So NOW they want to investigate war crimes?

The current situation in Gaza has been raging for two weeks now and all the while pressure has been mounting around the world for Israel to cease their offensive against Hamas.  Yesterday this pressure culminated, as it was bound to do, in allegations that Israel has and is committing war crimes.  Such allegations have commonly been hinted at on the web, and even here on this site, but things are a bit different when the person responsible for the remarks is one Navi Pillay, the UN High Commissioner for Human Rights.

She [Pillay] said conditions currently being endured by the 1.5 million strong population of Gaza “constitute egregious violations of human rights”.

“Accountability must be ensured for violations of international law,” she said.

“As a first step credible, independent and transparent investigations must be carried out to identify violations and establish responsibilities.

I remind this Council that violations of international humanitarian law may constitute war crimes for which individual criminal responsibility may be invoked.”

While I don’t know enough about this specific situation beyond that the Red Cross is claiming Israel refused to help the wounded in this particular strike and that the IDF denies the charges (and neither do you, unless you’re there), I do know a thing or two about war crimes and proportionality.  War crimes have a specific legal meaning; they aren’t a blanket statement used to fit whatever someone finds ugly or distasteful about the inevitably bloody and dark face of warfare.  This may come as a shock to many, I know, but just because you or I can’t stomach something or think it’s “unfair”, or “wrong”, or “evil” does not automatically make it a war crime.

So what then is  war crime, exactly?  In short it is an action deemed unlawful by the internationally recognized Law of Armed Conflict.  This law sets three parameters to warfare and armed responses: military necessity, distinction, and proportionality.   To find a full description of each of these parameters follow the link above.  Michael Totten recently wrote a piece for Commentary outlining the situation in Gaza as it relates to the LoAC and it really should be required reading:

The Law of Armed Conflict “arises from a desire among civilized nations to prevent unnecessary suffering and destruction while not impeding the effective waging of war. A part of public international law, LOAC regulates the conduct of armed hostilities. It also aims to protect civilians, prisoners of war, the wounded, sick, and shipwrecked.”

Proportionality, in short and according to the law, “prohibits the use of any kind or degree of force that exceeds that needed to accomplish the military objective.”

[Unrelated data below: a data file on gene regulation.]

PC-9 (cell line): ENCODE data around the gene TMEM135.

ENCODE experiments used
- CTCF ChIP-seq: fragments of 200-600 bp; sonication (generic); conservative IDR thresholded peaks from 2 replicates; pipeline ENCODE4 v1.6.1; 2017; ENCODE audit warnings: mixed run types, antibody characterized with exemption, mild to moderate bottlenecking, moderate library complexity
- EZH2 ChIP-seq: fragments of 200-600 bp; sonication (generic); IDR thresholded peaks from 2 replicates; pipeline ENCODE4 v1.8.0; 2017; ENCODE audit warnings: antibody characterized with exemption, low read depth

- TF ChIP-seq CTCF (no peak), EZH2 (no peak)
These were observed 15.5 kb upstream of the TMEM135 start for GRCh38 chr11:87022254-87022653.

In other words, if a surgical strike is all that is needed to take out a Grad rocket launcher, carpet bombing the entire city or even the neighborhood isn’t allowed.

Hamas is still firing rockets; therefore, the IDF is not using more force than necessary to disrupt the firing of rockets. Israel, arguably, is using less force than necessary.

I find it morbidly humorous that it is this incident, allegedly not helping wounded noncombatants, is the catalyst for cries of war crimes and calls for prosecution against Israel.  Where are the calls against Hamas? There are allegations that they hide in hospitals, rig schools being used as fire bases to increase collateral damage when they are inevitably struck back, store weapons caches in the middle of civilian populations and in mosques, use ambulances as military transport (video link) and refusing to allow wounded to flee to Egypt for treatment.  The list goes on and on, and yet most of us on the left ignore it completely.

There is a marked double-standard going on here, and it’s one we liberals would do well to steer clear of.  If one deserves investigation the other absolutely does as well.

Is Israel above reproach? Absolutely not, but many in the liberal web act as if this situation is entirely Israel’s fault.  Oh sure, they may shake their heads and “tisk tisk” when people bring up Hama’s many alleged war crimes and aggressions, but they for some reason always give the impression of either A) not really caring about Hamas or B) wanting to change the subject because it doesn’t fit inside of their narrative.

This is only natural.  People instinctively ignore and filter the world to fit their preconceived notions.  This is a mistake though, and it’s not one I’ll be a part of.  You want to be taken seriously on the subject?  Know the history, but don’t obsess over it.  Know the laws, don’t invent them.  Know both sides, don’t become a propaganda tool.

This is an ugly conflict that will likely get worse before it gets better but this single-sided Israel bashing has got to stop.

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